ZVI is commonly offered in granular size for PRBs, and smaller particle sizes for injection. CAP Remediation can also provide custom particle sizes tailored to specific remediation requirements.


Zero valent iron (ZVI) is a versatile and widely used material in groundwater remediation. It has unique characteristics that make it effective in treating a variety of contaminants. ZVI’s reductive capacity allows it to donate electrons and facilitate reduction-oxidation reactions, breaking down contaminants into less harmful forms. This reactivity extends to a wide range of contaminants, including chlorinated solvents, heavy metals, nitrates, and organic compounds.

ZVI is commonly employed in various remediation techniques. In pump-and-treat systems, ZVI can be used as a reactive media to enhance contaminant removal. It is also utilized in permeable reactive barriers, where it acts as a long-lasting reductive agent to treat groundwater as it flows through the barrier. Additionally, ZVI can be combined with other technologies such as bioremediation, chemical oxidation, or electrochemical methods, synergistically enhancing the overall remediation process.

The high surface area of ZVI particles enables efficient contact between the material and contaminants, promoting effective degradation. It is often applied in granular or nanoscale form to maximize surface reactivity. Ongoing research focuses on developing advanced ZVI materials, including modifications and coatings, to improve stability, reactivity, and longevity.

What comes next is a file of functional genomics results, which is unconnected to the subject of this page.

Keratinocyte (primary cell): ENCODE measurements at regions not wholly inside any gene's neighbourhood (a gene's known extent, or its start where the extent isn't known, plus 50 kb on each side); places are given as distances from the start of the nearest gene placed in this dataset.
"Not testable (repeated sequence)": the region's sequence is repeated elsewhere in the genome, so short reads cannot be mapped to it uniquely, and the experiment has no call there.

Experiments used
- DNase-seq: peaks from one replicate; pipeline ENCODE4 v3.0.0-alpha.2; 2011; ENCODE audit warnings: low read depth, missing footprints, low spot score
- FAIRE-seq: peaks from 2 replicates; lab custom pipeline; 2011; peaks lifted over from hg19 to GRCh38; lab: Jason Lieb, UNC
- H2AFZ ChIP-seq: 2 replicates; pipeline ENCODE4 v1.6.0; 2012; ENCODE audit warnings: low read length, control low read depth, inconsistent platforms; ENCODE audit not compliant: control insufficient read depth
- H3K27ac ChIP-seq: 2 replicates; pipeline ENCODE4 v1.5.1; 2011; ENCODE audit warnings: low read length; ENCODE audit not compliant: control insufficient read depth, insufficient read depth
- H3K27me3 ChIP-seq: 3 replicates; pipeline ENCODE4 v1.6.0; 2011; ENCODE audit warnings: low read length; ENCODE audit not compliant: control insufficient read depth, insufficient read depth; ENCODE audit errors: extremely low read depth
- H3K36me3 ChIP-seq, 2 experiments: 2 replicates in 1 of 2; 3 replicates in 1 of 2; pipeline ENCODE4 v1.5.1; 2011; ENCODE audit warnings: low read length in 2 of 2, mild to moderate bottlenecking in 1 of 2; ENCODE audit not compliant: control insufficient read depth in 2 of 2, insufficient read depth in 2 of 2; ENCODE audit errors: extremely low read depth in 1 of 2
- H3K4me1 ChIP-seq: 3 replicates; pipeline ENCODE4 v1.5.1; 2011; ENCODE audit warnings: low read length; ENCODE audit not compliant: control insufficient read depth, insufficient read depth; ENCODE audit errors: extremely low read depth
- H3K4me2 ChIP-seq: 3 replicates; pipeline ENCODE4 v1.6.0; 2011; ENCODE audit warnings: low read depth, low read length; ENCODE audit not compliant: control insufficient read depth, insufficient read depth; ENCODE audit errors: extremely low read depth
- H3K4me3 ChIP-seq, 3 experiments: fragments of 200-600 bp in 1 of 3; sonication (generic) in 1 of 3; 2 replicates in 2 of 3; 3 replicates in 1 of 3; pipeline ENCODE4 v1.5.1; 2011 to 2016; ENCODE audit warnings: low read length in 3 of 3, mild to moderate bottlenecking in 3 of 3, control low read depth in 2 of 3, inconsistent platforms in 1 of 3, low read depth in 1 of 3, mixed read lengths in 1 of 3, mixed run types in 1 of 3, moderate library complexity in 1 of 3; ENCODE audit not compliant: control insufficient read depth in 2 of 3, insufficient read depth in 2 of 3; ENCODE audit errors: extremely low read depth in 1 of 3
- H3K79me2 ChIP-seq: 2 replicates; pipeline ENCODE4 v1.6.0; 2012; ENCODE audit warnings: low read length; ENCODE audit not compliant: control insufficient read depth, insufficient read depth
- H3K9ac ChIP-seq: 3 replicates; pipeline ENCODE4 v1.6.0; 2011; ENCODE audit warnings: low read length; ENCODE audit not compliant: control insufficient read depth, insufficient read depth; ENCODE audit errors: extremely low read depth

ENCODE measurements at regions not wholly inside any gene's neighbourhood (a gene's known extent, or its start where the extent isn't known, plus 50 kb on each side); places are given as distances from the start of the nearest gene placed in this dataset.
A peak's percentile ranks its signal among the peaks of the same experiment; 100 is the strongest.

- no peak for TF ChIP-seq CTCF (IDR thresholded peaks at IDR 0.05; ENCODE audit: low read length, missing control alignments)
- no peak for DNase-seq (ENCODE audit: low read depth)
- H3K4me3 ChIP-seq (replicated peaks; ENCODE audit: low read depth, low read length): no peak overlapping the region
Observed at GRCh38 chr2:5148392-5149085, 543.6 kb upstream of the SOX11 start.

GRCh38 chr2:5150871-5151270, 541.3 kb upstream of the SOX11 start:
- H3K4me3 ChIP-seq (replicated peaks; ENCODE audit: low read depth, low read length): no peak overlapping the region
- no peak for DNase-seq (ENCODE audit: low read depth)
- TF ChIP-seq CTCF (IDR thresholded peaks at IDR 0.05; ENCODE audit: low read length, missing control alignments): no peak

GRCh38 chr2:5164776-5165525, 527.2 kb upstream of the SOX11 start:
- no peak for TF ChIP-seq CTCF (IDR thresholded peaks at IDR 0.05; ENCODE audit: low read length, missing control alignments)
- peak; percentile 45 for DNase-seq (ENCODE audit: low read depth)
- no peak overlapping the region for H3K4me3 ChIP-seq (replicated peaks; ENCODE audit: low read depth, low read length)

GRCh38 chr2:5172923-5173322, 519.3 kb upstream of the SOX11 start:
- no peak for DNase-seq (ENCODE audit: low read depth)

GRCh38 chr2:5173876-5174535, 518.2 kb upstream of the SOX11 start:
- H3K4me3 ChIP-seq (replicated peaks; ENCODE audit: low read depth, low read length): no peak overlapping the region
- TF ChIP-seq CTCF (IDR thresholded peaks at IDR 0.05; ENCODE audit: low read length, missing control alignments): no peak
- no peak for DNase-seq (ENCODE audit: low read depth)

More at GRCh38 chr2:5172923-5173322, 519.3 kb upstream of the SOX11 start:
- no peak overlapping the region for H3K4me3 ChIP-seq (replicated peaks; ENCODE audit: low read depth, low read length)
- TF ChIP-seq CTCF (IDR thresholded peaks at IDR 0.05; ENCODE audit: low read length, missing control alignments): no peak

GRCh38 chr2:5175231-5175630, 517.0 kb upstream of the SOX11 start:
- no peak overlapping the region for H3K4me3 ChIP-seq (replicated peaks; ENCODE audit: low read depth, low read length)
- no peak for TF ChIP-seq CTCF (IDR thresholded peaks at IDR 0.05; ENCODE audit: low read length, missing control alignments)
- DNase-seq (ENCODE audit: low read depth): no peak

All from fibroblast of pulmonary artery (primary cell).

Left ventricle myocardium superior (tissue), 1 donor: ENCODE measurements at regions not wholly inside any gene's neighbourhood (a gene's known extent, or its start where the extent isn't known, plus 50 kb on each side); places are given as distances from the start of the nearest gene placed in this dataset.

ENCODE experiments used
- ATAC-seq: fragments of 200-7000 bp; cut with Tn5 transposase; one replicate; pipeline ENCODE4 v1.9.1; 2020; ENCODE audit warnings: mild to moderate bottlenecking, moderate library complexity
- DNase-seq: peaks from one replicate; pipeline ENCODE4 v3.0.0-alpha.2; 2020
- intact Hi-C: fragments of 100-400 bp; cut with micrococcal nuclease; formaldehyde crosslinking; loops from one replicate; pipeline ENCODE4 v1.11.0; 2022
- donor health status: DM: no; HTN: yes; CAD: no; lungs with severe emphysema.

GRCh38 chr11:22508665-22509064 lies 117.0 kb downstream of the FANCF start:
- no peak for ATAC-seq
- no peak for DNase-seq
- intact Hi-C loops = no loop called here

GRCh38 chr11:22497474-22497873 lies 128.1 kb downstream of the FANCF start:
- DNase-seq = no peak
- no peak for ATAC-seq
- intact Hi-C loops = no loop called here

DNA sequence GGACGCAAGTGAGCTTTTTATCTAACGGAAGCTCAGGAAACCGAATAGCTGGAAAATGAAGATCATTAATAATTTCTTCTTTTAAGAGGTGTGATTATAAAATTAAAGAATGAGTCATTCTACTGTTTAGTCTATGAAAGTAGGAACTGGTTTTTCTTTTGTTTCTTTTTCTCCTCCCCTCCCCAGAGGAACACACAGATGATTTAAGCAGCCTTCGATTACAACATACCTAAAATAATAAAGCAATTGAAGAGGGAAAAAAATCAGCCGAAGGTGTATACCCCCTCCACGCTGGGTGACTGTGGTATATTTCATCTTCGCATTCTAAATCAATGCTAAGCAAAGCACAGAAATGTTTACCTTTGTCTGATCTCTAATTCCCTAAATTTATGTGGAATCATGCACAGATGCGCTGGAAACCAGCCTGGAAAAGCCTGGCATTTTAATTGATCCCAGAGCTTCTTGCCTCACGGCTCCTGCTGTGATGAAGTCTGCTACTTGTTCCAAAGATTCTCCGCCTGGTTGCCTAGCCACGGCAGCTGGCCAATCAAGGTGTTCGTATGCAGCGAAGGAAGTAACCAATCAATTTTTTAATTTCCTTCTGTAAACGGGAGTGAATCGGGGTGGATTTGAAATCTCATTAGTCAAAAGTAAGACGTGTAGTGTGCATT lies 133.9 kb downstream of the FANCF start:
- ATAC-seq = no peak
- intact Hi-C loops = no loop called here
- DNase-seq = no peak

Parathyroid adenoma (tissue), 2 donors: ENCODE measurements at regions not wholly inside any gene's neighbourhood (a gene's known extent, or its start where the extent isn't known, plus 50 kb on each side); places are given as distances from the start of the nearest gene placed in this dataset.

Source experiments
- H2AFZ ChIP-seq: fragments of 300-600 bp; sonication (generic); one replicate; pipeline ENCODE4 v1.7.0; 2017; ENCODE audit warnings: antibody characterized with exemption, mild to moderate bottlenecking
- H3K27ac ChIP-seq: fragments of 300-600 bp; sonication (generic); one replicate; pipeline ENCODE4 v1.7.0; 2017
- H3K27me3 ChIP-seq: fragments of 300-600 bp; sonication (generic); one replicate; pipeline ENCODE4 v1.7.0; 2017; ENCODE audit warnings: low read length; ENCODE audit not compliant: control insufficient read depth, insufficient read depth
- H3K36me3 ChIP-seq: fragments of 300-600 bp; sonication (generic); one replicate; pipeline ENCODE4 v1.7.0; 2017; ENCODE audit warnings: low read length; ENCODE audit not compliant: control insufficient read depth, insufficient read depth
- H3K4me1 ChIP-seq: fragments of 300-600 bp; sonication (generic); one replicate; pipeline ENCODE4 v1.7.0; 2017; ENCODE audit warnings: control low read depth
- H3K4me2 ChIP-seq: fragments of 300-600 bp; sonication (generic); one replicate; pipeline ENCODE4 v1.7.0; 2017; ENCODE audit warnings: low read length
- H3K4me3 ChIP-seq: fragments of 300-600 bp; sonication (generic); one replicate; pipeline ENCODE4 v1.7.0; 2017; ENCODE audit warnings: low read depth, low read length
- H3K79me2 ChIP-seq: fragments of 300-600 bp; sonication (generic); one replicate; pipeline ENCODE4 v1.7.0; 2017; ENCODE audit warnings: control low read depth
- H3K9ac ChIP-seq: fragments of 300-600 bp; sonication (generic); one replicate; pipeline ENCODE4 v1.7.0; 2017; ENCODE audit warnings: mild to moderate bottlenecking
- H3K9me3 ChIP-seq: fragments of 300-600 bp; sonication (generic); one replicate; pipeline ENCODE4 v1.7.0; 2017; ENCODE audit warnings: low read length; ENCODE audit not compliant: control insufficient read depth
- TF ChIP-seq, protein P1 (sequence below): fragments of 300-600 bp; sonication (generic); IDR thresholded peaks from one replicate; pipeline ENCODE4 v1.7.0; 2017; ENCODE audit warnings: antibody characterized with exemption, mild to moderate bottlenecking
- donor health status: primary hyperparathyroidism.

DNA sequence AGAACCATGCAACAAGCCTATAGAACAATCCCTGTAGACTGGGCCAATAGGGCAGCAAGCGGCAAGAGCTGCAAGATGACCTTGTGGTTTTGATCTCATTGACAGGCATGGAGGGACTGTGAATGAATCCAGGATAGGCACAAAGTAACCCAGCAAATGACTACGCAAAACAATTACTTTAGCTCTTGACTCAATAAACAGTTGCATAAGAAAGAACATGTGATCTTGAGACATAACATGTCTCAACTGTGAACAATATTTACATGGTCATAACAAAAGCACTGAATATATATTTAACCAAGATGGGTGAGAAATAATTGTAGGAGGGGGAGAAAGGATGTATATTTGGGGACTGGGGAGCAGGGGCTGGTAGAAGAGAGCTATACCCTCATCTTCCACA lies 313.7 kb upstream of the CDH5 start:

Long-term performance and monitoring of ZVI-based remediation systems are critical considerations. Understanding factors such as passivation, reactivity decline, and aging is necessary to optimize ZVI usage and assess its long-term effectiveness. Advanced monitoring techniques, including real-time sensors and remote sensing technologies, contribute to effective assessment and optimization of ZVI remediation.

In summary, ZVI is a valuable tool in groundwater remediation due to its reductive capacity, versatility, and high surface area reactivity. Ongoing developments and research focus on improving ZVI materials, delivery techniques, long-term performance, monitoring, risk assessment, and cost-effectiveness. By advancing our understanding and application of ZVI, we can enhance its efficacy, sustainability, and contribution to effective and sustainable groundwater remediation practices.